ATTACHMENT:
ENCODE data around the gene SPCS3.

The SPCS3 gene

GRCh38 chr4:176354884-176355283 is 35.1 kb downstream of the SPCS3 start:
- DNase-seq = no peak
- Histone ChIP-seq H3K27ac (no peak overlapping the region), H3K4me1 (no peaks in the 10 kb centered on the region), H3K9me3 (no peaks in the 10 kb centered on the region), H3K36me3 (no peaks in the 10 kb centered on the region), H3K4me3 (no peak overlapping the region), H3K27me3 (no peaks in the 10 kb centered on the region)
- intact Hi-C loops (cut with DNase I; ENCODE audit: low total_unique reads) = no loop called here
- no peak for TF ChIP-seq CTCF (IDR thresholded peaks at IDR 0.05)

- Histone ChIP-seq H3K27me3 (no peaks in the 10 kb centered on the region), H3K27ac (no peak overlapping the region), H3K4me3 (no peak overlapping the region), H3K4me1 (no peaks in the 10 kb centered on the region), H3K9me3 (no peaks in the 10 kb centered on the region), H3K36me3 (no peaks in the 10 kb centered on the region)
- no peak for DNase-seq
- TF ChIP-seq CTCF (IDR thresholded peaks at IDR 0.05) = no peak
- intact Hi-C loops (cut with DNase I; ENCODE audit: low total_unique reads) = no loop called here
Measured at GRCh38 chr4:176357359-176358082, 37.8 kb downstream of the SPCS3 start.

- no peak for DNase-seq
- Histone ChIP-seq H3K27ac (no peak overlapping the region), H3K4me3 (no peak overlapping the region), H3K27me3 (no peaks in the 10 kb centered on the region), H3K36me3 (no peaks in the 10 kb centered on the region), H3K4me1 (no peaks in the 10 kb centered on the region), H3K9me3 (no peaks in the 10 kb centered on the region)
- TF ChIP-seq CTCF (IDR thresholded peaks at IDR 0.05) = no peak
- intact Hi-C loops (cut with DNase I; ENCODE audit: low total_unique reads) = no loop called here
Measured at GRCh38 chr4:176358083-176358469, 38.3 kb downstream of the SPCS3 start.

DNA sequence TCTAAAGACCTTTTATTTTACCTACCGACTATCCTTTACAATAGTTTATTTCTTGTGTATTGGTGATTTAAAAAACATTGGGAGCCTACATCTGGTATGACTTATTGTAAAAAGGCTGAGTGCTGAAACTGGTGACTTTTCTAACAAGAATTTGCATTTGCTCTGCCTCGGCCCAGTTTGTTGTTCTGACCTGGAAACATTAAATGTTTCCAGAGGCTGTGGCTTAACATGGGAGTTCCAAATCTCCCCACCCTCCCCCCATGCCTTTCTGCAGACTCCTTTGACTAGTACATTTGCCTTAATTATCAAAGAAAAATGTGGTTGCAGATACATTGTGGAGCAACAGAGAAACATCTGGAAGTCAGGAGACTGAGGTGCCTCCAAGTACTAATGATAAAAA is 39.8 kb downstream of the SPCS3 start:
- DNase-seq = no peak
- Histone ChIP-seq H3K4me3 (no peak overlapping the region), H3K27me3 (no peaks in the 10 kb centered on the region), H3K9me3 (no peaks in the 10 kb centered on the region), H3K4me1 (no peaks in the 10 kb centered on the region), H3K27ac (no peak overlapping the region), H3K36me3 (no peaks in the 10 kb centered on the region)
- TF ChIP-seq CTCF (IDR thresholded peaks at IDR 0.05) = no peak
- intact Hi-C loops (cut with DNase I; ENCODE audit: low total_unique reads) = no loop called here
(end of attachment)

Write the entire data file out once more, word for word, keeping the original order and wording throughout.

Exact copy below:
ENCODE data around the gene SPCS3.

The SPCS3 gene

GRCh38 chr4:176354884-176355283 is 35.1 kb downstream of the SPCS3 start:
- DNase-seq = no peak
- Histone ChIP-seq H3K27ac (no peak overlapping the region), H3K4me1 (no peaks in the 10 kb centered on the region), H3K9me3 (no peaks in the 10 kb centered on the region), H3K36me3 (no peaks in the 10 kb centered on the region), H3K4me3 (no peak overlapping the region), H3K27me3 (no peaks in the 10 kb centered on the region)
- intact Hi-C loops (cut with DNase I; ENCODE audit: low total_unique reads) = no loop called here
- no peak for TF ChIP-seq CTCF (IDR thresholded peaks at IDR 0.05)

- Histone ChIP-seq H3K27me3 (no peaks in the 10 kb centered on the region), H3K27ac (no peak overlapping the region), H3K4me3 (no peak overlapping the region), H3K4me1 (no peaks in the 10 kb centered on the region), H3K9me3 (no peaks in the 10 kb centered on the region), H3K36me3 (no peaks in the 10 kb centered on the region)
- no peak for DNase-seq
- TF ChIP-seq CTCF (IDR thresholded peaks at IDR 0.05) = no peak
- intact Hi-C loops (cut with DNase I; ENCODE audit: low total_unique reads) = no loop called here
Measured at GRCh38 chr4:176357359-176358082, 37.8 kb downstream of the SPCS3 start.

- no peak for DNase-seq
- Histone ChIP-seq H3K27ac (no peak overlapping the region), H3K4me3 (no peak overlapping the region), H3K27me3 (no peaks in the 10 kb centered on the region), H3K36me3 (no peaks in the 10 kb centered on the region), H3K4me1 (no peaks in the 10 kb centered on the region), H3K9me3 (no peaks in the 10 kb centered on the region)
- TF ChIP-seq CTCF (IDR thresholded peaks at IDR 0.05) = no peak
- intact Hi-C loops (cut with DNase I; ENCODE audit: low total_unique reads) = no loop called here
Measured at GRCh38 chr4:176358083-176358469, 38.3 kb downstream of the SPCS3 start.

DNA sequence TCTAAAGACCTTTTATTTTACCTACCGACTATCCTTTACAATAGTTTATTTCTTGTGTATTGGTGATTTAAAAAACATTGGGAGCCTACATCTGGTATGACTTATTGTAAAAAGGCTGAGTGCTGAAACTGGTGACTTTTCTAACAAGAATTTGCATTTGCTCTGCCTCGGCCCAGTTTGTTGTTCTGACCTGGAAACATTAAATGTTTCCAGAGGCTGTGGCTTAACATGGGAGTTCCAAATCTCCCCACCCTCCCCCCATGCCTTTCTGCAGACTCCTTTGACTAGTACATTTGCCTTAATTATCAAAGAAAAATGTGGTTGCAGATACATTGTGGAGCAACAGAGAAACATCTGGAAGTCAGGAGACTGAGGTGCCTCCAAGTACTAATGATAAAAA is 39.8 kb downstream of the SPCS3 start:
- DNase-seq = no peak
- Histone ChIP-seq H3K4me3 (no peak overlapping the region), H3K27me3 (no peaks in the 10 kb centered on the region), H3K9me3 (no peaks in the 10 kb centered on the region), H3K4me1 (no peaks in the 10 kb centered on the region), H3K27ac (no peak overlapping the region), H3K36me3 (no peaks in the 10 kb centered on the region)
- TF ChIP-seq CTCF (IDR thresholded peaks at IDR 0.05) = no peak
- intact Hi-C loops (cut with DNase I; ENCODE audit: low total_unique reads) = no loop called here